Horticulture Hacks: Quince Trees
March 11, 2020
Nurtured in Norfolk’s gardening expert Martyn Davey answers all your questions and gives his top horticulture hacks.
If you would like any horticulture query answered please do e-mail our head grower at firstname.lastname@example.org to add your thoughts to our horticulture hacks.
Could you give me some advice on an unusual fruit tree, I have apples and pears in my garden but I have an idea that I would like to grow a quince, I have not actually eaten one or seen one growing but I would like to use them to cook with and feel that the quince would work well with the other fruits I grow now. Any advice would be gratefully received.
H. Walton, Norwich
Quinces are large, yellow and aromatic fruit which will ripen to perfection when grown in a sunny position. They are perfect for turning into jelly, jams or membrillo, a hard preserve eaten with cheese by the Spanish. It is a worthwhile addition to the fruit garden because it is easy to look after and not prone to many of the more common fruit problems.
Keep plants well-watered during hot, dry summers. Spread a 7.5cm thick mulch around plants in spring and feed with 100g per sq m of Growmore or other general fertiliser.
As with apple tree pruning in winter remove dead, diseased or damaged stems, along with thinning out any congested or unproductive stems. Aim to maintain a system of well-spaced branches on a clear stem, removing wayward stems as they’re produced.
Quinces can be bought as grafted plants, either onto a ‘Quince A’ (semi-dwarfing) or ‘Quince C’ (dwarfing) rootstock. They come in many shapes and sizes, from large spreading trees that would make an attractive specimen to half standards that are suitable for smaller gardens or even in pots. Free-standing trees attain a height and spread of 3.75–5m, depending on the rootstock, position and soil type.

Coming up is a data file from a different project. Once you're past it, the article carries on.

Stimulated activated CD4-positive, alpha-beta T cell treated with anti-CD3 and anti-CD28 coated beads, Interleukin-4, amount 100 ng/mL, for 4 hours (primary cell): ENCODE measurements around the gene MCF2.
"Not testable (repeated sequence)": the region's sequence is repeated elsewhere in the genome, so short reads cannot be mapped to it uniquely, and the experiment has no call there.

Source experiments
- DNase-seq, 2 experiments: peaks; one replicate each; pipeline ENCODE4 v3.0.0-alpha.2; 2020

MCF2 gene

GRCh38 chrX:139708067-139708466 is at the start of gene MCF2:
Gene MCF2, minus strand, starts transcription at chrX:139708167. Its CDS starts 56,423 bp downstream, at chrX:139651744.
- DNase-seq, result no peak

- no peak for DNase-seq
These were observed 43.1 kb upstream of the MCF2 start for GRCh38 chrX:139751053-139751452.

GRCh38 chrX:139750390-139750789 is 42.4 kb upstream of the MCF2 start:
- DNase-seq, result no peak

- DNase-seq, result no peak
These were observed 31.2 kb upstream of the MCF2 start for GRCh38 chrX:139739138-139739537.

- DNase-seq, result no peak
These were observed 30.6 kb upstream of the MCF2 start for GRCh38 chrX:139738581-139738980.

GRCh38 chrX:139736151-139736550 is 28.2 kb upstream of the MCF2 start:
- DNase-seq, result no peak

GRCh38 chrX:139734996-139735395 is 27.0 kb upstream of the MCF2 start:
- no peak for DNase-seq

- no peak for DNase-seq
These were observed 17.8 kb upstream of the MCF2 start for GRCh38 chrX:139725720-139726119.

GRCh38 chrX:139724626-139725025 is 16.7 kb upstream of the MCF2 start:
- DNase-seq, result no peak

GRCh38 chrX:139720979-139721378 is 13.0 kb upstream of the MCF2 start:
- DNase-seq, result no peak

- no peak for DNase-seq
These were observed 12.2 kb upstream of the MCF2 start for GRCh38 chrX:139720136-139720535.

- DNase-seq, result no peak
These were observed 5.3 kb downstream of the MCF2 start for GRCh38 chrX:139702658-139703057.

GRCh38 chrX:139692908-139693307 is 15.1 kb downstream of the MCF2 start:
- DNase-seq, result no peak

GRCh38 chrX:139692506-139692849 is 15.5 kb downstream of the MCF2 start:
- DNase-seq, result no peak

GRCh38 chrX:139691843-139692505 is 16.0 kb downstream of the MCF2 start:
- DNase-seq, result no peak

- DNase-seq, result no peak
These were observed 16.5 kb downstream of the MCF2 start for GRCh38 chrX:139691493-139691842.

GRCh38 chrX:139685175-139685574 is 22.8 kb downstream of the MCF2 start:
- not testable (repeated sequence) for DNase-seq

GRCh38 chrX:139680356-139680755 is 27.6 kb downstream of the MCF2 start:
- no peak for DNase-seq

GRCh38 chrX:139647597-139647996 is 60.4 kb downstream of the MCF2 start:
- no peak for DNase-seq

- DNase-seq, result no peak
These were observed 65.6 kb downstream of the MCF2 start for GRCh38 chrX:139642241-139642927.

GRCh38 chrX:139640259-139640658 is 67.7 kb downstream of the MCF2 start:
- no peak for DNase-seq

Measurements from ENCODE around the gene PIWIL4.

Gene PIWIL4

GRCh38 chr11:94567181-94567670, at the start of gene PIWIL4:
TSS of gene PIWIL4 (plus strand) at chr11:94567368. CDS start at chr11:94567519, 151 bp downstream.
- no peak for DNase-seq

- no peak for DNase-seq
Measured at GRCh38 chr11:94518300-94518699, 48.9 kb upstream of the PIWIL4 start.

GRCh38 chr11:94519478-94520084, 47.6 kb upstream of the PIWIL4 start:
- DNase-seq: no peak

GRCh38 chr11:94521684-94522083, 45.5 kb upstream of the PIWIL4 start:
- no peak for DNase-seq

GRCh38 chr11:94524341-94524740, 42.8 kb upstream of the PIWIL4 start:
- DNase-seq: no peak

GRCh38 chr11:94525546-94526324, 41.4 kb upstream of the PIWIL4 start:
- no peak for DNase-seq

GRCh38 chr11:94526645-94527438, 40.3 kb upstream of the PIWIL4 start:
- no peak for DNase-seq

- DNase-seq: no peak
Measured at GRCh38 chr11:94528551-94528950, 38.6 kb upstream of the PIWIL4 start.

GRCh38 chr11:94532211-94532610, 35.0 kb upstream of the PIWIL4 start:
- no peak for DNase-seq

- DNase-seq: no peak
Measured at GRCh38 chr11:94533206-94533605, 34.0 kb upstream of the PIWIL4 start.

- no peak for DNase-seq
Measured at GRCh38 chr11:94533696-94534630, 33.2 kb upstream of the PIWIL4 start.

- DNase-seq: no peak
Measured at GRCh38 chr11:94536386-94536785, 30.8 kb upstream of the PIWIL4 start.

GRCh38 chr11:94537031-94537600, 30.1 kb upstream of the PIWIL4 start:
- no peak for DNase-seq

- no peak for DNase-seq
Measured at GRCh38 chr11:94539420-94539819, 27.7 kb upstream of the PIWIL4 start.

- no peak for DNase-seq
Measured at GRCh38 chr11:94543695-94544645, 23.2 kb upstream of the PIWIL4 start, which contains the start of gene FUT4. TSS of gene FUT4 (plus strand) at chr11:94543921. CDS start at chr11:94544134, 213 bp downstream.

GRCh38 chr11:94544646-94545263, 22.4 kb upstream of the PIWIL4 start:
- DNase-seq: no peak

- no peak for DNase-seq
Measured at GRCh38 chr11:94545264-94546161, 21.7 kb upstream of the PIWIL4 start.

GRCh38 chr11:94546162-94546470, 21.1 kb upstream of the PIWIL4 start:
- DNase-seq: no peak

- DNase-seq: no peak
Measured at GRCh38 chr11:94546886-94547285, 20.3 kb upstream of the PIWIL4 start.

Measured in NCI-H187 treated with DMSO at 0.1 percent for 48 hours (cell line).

Quinces need a long growing season to ripen well and so are best trained as a fan against a south or west-facing wall in more exposed or northerly gardens. They flower early, so avoid frost pockets. Gardeners in warmer climates or in sheltered, urban or coastal sites can grow their quinces as free-standing trees provided they position them in a sunny location.
They are happy in most soils, but particularly those that are relatively moist throughout the summer, yet well-drained to avoid waterlogging in winter. Light or shallow chalky soils should have plenty of organic matter added prior to planting and be well mulched afterwards.
Quince leaf blight: A fungal disease that is a problem in wet seasons, causing severe leaf spotting and premature leaf fall, whilst fruit may also be spotted and distorted. Prevent the disease overwintering by raking up and disposing of affected leaves as they fall and by pruning out any dead shoots in winter. Feed and water plants well to ensure they grow more foliage.
Brown rot: Brown rot is a fungal disease causing a brown, spreading rot in fruit, sometimes with white pustules of fungi on the surface. It is usually worse in wet summers. Remove all rotten fruit as soon as you see it and destroy, this will prevent the spread of the rot.
Codling moth: The caterpillar of the codling moth can burrow into quince in summer, resulting in fruit that is ridden with tunnels and excrement. Traps containing pheromone can be hung in the branches of trees in May to lure and trap male moths, reducing the females’ success of mating. A biological control can be sprayed on quinces and soil around trees in the autumn to kill caterpillars leaving the fruit.
Fruit are ready to harvest in October or November when they have turned from a light yellow to a golden colour and are extremely aromatic. Only pick undamaged quinces, storing them in a cool, dry and dark place on shallow trays. Ensure they are not touching. Allow fruit to mature for six weeks before using – they will keep for up to three months.
Varieties that grow well include:
‘Meech’s Prolific’: Bright golden yellow fruits with good flavour.
‘Lusitanica’: Very tasty fruit, but not as hardy as others.
‘Vranja’ AGM: Large, pale green to golden, pear-shaped fruit.
‘Champion’: Pear-shaped fruit that ripens earlier than others.
Jobs for this week
- Protect new young shoots from slugs and snails try beer traps as a good alternative to pellets.
- Time to prune roses especially climbing that need to be pruned to a framework of older branches.
- When the weather is fine and dry give your lawn the first cut of the year, just a high cut to start the process of reducing the height of the grass from the winter growth.
Martyn Davey – Head Grower
Charity event: A Norfolk Gardeners Question Time on Friday 20th March at St Nicholas Church North Walsham, refreshments and plant sales as well as Martyn Davey chairing a panel of gardening experts to answer your questions from 7:15pm tickets and information from Moya on 07870832297 or email email@example.com.